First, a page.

How to Stretch Shrunken Wool

You don't have to toss shrunken wool clothing.
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Discovering that your favorite wool sweater is now a perfect fit for a Chihuahua can bring anyone to tears. Hot water and dryers are the ultimate no-no for wool, as they insist on shrinking the fibers down to miniscule size. Before you turn on the waterworks and toss it in the trash, take some time to stretch your favorite woolly back into shape. While you shouldn’t treat it like Gumby, gentle stretching can actually work to return the wool to a wearable size.

Fill a sink with 1 quart of lukewarm -- not hot -- water and add 1 tablespoon of baby shampoo to it. Stir the water with your hand to mix the solution.

Turn the wool garment inside out and insert it into the water, pushing it down until all portions of it are wet. Leave the item in the water to soak for 10 to 15 minutes.

Choose an identical item of clothing that is still wearable from your closet. For example, if the shrunken item is a sweater, locate a sweater that is the proper size. Likewise, if the shrunken item is a scarf, look for a scarf that is the proper size.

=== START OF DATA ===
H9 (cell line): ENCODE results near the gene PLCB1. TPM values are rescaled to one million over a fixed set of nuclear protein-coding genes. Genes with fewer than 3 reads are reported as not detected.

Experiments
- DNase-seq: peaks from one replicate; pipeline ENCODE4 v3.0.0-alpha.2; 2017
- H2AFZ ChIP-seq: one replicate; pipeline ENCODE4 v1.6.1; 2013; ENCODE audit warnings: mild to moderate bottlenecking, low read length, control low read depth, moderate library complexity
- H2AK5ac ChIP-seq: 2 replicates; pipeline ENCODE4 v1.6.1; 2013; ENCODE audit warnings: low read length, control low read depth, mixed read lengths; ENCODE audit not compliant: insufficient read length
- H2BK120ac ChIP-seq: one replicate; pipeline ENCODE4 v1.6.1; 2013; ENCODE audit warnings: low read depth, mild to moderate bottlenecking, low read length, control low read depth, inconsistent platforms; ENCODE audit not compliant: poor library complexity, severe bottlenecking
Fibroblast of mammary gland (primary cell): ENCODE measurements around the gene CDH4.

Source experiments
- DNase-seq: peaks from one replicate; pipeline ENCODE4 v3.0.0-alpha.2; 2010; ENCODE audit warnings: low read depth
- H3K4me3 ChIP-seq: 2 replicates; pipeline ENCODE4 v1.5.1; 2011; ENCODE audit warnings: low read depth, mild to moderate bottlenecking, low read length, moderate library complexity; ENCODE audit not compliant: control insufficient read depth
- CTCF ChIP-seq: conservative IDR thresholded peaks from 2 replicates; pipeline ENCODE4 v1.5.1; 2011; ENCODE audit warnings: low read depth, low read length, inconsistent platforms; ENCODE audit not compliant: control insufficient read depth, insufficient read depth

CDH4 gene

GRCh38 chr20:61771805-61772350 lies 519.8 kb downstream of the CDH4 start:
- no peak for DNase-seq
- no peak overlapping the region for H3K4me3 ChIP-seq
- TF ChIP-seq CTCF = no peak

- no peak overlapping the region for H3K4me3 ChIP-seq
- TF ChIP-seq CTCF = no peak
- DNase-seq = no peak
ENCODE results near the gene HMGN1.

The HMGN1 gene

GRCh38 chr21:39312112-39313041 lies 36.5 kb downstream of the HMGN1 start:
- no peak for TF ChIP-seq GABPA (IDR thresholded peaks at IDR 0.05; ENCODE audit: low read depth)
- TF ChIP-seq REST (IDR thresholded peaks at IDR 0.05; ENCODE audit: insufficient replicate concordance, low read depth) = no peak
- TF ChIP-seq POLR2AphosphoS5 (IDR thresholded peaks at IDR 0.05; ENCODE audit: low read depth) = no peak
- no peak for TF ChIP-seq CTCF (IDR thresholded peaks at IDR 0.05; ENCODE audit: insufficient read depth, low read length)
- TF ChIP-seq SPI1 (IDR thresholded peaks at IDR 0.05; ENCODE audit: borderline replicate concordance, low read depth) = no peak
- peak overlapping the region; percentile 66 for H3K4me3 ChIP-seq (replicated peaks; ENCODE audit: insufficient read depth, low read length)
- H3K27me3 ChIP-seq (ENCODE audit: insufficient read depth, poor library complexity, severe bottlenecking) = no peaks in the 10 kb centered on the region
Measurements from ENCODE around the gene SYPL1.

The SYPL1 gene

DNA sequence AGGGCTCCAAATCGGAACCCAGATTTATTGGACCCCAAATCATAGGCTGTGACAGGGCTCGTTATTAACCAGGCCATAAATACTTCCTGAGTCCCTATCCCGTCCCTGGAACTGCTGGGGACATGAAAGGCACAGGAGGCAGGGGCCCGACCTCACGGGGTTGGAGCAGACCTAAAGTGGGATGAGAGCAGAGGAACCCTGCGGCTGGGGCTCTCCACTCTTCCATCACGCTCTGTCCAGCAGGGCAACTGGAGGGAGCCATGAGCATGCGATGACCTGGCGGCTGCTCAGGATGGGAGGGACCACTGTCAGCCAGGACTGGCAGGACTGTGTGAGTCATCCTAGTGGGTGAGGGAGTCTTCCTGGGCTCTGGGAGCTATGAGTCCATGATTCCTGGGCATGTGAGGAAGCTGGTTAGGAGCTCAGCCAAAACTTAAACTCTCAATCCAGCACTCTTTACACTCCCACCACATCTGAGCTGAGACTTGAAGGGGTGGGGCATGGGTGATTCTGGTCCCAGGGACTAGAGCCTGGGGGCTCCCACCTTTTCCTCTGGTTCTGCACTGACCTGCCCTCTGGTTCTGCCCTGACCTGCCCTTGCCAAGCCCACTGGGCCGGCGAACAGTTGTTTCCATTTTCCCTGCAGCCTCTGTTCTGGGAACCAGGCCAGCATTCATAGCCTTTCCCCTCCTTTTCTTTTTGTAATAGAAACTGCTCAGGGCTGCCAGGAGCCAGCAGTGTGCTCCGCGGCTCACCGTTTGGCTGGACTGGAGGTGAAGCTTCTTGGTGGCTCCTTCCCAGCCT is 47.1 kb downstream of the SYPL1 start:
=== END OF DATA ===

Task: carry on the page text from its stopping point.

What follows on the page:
Tear off a large piece of butcher paper, craft paper or other non-colored paper. Place the properly sized item on it and trace around it using a pencil. Remove the garment from the paper and set the garment aside.

Remove the shrunken item from the water and gently squeeze the wool fabric to remove as much water as possible. Don’t wring the fabric, as this can damage it.

Lay the wet garment on top of the paper, centering it inside the pencil outline.

Grasp the sides of the garment with your hands and gently stretch it out until it reaches the pencil outline. Place heavy objects on the stretched edges to hold them in place.

Grasp the top and bottom of the garment and stretch it upward gently until it reaches the outline of the pencil. Place heavy objects on the stretched edges to hold them in place.

Wait until no moisture at all remains in the garment before removing the heavy objects and storing the sweater.

  • If the wool garment is labeled “dry clean only” this process may not work. You can ask a dry cleaner if they can restretch the wool, but often these garments are permanently damaged.
  • If you don’t have baby shampoo, you can substitute 1 tablespoon of hair conditioner.

Kimberly Johnson is a freelance writer whose articles have appeared in various online publications including eHow, Suite101 and Examiner. She has a degree in journalism from the University of Georgia and began writing professionally in 2001.